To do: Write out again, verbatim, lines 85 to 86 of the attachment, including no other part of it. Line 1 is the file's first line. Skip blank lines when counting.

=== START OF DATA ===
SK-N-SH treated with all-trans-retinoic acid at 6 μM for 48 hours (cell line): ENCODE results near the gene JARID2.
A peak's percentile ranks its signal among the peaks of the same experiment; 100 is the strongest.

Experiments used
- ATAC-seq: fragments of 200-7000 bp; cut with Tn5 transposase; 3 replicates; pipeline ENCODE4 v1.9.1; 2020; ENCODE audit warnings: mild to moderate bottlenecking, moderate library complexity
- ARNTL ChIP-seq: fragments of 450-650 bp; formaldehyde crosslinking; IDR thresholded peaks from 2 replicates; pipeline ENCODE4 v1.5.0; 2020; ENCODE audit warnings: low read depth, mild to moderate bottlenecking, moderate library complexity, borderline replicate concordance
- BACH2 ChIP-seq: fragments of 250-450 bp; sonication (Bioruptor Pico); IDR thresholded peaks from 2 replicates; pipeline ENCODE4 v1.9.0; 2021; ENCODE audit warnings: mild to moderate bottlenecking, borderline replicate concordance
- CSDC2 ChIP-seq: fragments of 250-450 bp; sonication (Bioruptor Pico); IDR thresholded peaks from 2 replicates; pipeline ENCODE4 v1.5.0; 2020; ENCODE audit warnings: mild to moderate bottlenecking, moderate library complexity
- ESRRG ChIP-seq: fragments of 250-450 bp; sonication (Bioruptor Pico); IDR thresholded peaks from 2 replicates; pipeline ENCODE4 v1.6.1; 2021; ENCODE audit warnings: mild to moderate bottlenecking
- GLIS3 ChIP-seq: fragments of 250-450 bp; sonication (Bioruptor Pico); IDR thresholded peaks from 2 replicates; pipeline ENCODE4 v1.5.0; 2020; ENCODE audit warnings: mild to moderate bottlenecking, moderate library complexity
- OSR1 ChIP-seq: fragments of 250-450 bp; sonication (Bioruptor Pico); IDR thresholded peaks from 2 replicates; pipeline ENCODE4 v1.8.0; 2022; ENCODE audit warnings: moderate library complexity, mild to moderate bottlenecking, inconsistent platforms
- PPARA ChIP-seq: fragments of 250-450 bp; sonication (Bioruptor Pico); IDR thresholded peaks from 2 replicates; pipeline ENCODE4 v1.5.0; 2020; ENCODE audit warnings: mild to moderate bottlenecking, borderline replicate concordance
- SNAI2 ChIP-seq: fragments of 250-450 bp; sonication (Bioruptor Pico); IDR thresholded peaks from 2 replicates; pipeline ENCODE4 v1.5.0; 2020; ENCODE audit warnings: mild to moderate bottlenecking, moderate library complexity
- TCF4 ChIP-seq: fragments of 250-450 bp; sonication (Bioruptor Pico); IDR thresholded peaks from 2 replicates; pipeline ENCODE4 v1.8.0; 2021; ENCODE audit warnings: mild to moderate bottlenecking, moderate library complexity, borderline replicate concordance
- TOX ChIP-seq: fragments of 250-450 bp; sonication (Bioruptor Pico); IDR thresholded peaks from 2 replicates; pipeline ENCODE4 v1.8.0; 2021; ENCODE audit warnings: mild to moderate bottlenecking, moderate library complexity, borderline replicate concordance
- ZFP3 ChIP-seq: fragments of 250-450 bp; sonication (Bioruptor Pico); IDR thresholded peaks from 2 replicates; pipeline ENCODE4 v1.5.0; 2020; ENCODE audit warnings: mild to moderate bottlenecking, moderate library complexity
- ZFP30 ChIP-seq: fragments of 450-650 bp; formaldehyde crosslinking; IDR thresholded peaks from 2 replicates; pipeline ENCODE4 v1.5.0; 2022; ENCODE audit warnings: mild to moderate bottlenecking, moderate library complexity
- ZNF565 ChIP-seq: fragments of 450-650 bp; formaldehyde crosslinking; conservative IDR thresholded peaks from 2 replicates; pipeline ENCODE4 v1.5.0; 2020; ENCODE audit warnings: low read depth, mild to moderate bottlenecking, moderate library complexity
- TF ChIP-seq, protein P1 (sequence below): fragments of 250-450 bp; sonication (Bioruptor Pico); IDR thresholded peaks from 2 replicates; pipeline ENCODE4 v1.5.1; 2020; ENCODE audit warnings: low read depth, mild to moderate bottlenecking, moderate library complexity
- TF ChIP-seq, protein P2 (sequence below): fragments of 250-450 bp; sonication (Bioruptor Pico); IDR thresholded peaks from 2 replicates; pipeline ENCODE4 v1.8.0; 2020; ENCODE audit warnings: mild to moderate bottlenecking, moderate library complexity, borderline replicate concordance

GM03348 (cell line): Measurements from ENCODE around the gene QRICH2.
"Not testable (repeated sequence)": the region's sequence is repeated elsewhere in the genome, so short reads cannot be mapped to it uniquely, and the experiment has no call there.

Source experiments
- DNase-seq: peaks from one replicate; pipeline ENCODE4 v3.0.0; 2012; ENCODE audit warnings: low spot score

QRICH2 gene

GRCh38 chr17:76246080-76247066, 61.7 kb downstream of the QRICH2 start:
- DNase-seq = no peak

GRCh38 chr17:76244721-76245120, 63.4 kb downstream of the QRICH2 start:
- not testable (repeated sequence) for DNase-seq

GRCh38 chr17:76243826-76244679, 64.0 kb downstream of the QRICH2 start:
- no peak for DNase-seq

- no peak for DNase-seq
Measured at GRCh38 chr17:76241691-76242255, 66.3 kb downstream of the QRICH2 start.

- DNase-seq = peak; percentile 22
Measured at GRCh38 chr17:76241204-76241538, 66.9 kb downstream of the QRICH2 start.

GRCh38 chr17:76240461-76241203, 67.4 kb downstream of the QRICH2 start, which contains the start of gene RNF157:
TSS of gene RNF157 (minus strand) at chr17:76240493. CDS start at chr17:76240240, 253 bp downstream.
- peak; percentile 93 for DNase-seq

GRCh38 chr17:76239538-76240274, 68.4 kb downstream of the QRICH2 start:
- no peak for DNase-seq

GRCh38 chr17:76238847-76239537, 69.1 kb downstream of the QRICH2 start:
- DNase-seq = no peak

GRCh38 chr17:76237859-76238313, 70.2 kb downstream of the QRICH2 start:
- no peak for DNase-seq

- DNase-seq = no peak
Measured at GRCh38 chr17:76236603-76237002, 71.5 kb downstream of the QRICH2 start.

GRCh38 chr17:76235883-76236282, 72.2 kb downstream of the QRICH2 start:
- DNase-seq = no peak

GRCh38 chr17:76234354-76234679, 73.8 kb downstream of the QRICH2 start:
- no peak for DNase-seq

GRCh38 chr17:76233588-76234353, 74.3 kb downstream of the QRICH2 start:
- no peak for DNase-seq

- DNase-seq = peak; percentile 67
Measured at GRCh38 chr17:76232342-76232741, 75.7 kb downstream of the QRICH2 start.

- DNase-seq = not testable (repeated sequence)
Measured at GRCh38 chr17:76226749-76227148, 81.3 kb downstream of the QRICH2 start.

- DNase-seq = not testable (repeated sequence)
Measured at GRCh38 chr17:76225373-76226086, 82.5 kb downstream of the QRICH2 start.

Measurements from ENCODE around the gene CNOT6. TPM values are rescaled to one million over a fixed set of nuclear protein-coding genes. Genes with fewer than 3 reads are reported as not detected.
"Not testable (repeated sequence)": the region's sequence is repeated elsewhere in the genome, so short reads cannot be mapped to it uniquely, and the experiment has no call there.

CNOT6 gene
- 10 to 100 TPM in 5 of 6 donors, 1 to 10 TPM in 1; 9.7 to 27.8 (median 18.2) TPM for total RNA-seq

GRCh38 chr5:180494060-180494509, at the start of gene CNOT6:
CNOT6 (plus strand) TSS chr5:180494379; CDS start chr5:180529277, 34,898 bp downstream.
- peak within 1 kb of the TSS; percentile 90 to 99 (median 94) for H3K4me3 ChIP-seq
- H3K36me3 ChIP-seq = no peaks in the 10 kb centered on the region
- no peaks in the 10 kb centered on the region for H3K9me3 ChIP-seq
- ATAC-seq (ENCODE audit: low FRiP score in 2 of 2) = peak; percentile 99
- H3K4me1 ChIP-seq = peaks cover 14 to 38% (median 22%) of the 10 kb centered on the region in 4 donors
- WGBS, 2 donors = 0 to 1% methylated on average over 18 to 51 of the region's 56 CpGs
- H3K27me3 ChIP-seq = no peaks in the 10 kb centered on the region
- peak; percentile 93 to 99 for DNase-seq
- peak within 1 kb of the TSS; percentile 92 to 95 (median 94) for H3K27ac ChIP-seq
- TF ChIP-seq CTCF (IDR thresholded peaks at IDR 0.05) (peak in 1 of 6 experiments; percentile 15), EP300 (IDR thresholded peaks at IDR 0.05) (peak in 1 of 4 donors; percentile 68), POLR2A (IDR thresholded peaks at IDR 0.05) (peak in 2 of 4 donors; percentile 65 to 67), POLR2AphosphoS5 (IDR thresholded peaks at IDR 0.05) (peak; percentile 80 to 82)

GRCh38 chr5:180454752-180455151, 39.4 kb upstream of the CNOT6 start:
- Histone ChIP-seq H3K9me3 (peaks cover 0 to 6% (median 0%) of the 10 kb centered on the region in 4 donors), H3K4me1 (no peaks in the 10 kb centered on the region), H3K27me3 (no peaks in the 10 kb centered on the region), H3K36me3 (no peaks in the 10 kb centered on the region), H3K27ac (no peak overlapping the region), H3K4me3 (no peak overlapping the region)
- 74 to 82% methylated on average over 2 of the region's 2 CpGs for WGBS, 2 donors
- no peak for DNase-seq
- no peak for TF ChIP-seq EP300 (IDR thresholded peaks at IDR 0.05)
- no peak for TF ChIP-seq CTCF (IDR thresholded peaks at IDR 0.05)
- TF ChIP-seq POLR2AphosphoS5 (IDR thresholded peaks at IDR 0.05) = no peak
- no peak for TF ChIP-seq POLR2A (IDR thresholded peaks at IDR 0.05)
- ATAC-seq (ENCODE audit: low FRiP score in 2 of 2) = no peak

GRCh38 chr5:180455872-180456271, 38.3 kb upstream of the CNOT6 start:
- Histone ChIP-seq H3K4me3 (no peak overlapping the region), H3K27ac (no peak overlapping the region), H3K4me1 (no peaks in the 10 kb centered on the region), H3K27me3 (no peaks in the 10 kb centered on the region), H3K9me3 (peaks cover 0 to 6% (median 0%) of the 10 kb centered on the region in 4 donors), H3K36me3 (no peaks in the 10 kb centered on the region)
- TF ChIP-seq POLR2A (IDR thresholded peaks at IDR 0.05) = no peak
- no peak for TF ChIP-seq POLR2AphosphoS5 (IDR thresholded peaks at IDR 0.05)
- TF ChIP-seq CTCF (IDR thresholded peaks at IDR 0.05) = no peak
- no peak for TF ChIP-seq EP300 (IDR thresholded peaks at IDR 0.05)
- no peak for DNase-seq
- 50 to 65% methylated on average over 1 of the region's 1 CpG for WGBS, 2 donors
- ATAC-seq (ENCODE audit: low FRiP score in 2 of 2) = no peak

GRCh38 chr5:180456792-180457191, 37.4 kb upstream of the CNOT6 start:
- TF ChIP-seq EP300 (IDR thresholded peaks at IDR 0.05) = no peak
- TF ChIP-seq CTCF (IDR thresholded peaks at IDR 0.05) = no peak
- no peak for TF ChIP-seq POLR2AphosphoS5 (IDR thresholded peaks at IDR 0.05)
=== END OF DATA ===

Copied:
- TF ChIP-seq POLR2A (IDR thresholded peaks at IDR 0.05) = no peak
- no peak for TF ChIP-seq POLR2AphosphoS5 (IDR thresholded peaks at IDR 0.05)